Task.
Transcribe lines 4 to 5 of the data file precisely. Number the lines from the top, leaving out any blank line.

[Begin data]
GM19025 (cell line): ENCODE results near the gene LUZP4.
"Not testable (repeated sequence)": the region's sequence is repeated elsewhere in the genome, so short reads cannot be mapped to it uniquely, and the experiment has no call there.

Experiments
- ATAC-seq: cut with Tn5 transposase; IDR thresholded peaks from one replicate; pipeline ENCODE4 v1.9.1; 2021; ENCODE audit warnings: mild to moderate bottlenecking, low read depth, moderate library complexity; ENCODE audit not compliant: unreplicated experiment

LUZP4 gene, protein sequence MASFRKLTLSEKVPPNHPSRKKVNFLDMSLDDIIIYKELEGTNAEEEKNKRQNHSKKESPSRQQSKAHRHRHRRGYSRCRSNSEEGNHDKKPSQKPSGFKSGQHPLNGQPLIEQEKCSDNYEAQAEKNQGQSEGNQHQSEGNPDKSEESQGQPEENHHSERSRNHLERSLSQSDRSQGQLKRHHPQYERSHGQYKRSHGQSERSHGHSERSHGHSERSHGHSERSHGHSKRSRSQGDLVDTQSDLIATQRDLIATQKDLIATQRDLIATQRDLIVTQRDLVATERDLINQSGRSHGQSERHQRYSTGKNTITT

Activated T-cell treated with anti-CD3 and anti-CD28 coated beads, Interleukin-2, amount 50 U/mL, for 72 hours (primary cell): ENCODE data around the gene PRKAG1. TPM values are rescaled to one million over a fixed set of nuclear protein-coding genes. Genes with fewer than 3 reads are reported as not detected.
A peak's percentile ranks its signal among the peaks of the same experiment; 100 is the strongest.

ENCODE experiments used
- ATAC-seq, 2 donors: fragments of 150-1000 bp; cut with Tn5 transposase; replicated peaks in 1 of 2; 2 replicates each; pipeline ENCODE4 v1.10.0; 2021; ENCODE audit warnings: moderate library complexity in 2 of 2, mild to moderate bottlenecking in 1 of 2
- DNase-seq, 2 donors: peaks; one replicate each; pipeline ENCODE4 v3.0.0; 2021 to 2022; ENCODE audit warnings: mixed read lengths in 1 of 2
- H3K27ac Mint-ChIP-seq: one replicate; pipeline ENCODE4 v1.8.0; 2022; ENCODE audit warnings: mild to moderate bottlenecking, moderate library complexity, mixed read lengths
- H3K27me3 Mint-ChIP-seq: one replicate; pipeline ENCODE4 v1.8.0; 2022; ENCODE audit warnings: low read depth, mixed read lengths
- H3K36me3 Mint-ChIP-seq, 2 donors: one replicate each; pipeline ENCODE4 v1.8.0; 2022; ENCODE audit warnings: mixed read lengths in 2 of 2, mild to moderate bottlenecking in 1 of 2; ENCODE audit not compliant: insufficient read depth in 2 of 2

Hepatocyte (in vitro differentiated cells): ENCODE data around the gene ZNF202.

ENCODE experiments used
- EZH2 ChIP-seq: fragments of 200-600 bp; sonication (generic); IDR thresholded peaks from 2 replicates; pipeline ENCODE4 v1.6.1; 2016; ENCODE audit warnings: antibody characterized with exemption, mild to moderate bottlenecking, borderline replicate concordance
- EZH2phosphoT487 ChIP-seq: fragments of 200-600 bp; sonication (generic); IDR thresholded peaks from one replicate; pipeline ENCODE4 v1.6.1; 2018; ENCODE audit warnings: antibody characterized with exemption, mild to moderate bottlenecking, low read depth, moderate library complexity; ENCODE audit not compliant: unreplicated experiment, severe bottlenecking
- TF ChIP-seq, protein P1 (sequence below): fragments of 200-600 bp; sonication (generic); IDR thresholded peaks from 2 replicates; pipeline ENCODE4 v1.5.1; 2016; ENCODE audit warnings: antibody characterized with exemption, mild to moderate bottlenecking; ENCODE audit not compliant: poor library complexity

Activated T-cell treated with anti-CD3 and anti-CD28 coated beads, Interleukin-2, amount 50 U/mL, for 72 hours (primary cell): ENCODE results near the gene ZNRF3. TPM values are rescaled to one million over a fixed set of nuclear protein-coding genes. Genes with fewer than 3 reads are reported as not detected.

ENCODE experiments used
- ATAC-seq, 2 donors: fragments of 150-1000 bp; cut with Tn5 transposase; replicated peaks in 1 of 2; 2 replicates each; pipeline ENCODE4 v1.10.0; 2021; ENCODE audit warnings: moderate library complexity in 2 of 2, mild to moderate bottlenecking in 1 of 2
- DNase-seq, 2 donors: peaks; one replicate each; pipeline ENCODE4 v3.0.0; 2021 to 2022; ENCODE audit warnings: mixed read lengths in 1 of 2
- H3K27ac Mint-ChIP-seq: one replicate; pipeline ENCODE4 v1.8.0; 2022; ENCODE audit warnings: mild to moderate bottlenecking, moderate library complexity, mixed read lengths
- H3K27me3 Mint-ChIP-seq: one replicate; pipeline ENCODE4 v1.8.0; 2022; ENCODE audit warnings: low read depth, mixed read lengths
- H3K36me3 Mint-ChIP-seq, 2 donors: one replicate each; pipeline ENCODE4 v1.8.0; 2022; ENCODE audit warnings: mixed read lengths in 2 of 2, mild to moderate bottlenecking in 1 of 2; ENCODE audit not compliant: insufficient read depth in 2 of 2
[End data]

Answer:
- ATAC-seq: cut with Tn5 transposase; IDR thresholded peaks from one replicate; pipeline ENCODE4 v1.9.1; 2021; ENCODE audit warnings: mild to moderate bottlenecking, low read depth, moderate library complexity; ENCODE audit not compliant: unreplicated experiment

LUZP4 gene, protein sequence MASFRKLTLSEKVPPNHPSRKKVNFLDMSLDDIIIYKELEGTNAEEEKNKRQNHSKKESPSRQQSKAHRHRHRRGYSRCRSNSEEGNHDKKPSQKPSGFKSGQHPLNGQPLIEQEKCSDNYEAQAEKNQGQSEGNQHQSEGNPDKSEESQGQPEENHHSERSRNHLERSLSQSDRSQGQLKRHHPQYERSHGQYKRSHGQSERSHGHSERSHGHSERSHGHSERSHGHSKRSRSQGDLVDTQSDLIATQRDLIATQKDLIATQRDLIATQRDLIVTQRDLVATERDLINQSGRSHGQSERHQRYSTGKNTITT